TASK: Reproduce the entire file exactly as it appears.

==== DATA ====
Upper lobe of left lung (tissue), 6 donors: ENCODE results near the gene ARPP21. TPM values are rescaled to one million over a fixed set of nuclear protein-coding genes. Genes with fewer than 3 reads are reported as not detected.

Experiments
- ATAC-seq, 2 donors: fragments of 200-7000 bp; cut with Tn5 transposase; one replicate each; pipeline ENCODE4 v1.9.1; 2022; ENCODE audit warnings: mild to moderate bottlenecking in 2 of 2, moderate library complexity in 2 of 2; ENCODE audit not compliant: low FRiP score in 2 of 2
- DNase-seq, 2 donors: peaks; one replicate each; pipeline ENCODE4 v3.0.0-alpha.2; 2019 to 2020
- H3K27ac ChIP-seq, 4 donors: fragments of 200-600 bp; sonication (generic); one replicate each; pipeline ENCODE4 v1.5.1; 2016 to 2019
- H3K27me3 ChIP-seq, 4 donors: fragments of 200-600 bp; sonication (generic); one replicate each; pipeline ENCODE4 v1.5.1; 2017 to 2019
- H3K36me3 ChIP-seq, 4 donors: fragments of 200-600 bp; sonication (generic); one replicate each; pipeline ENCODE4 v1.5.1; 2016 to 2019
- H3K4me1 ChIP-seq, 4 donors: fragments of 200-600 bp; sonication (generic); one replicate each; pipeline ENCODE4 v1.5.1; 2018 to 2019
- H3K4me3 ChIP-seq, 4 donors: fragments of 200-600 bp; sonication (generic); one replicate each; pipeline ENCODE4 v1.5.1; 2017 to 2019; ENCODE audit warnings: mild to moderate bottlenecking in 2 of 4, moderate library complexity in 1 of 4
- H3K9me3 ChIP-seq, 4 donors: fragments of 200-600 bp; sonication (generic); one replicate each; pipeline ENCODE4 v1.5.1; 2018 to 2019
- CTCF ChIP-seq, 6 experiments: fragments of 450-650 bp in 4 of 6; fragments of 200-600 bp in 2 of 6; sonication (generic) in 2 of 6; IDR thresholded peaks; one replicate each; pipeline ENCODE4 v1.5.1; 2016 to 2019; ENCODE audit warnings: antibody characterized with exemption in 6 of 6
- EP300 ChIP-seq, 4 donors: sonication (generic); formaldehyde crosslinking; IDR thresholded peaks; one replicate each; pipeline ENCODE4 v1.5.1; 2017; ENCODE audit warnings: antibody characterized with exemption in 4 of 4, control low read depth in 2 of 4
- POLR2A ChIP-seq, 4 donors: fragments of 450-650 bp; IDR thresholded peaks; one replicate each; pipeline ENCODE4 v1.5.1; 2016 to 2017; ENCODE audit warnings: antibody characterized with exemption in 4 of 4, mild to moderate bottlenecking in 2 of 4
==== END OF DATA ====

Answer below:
Upper lobe of left lung (tissue), 6 donors: ENCODE results near the gene ARPP21. TPM values are rescaled to one million over a fixed set of nuclear protein-coding genes. Genes with fewer than 3 reads are reported as not detected.

Experiments
- ATAC-seq, 2 donors: fragments of 200-7000 bp; cut with Tn5 transposase; one replicate each; pipeline ENCODE4 v1.9.1; 2022; ENCODE audit warnings: mild to moderate bottlenecking in 2 of 2, moderate library complexity in 2 of 2; ENCODE audit not compliant: low FRiP score in 2 of 2
- DNase-seq, 2 donors: peaks; one replicate each; pipeline ENCODE4 v3.0.0-alpha.2; 2019 to 2020
- H3K27ac ChIP-seq, 4 donors: fragments of 200-600 bp; sonication (generic); one replicate each; pipeline ENCODE4 v1.5.1; 2016 to 2019
- H3K27me3 ChIP-seq, 4 donors: fragments of 200-600 bp; sonication (generic); one replicate each; pipeline ENCODE4 v1.5.1; 2017 to 2019
- H3K36me3 ChIP-seq, 4 donors: fragments of 200-600 bp; sonication (generic); one replicate each; pipeline ENCODE4 v1.5.1; 2016 to 2019
- H3K4me1 ChIP-seq, 4 donors: fragments of 200-600 bp; sonication (generic); one replicate each; pipeline ENCODE4 v1.5.1; 2018 to 2019
- H3K4me3 ChIP-seq, 4 donors: fragments of 200-600 bp; sonication (generic); one replicate each; pipeline ENCODE4 v1.5.1; 2017 to 2019; ENCODE audit warnings: mild to moderate bottlenecking in 2 of 4, moderate library complexity in 1 of 4
- H3K9me3 ChIP-seq, 4 donors: fragments of 200-600 bp; sonication (generic); one replicate each; pipeline ENCODE4 v1.5.1; 2018 to 2019
- CTCF ChIP-seq, 6 experiments: fragments of 450-650 bp in 4 of 6; fragments of 200-600 bp in 2 of 6; sonication (generic) in 2 of 6; IDR thresholded peaks; one replicate each; pipeline ENCODE4 v1.5.1; 2016 to 2019; ENCODE audit warnings: antibody characterized with exemption in 6 of 6
- EP300 ChIP-seq, 4 donors: sonication (generic); formaldehyde crosslinking; IDR thresholded peaks; one replicate each; pipeline ENCODE4 v1.5.1; 2017; ENCODE audit warnings: antibody characterized with exemption in 4 of 4, control low read depth in 2 of 4
- POLR2A ChIP-seq, 4 donors: fragments of 450-650 bp; IDR thresholded peaks; one replicate each; pipeline ENCODE4 v1.5.1; 2016 to 2017; ENCODE audit warnings: antibody characterized with exemption in 4 of 4, mild to moderate bottlenecking in 2 of 4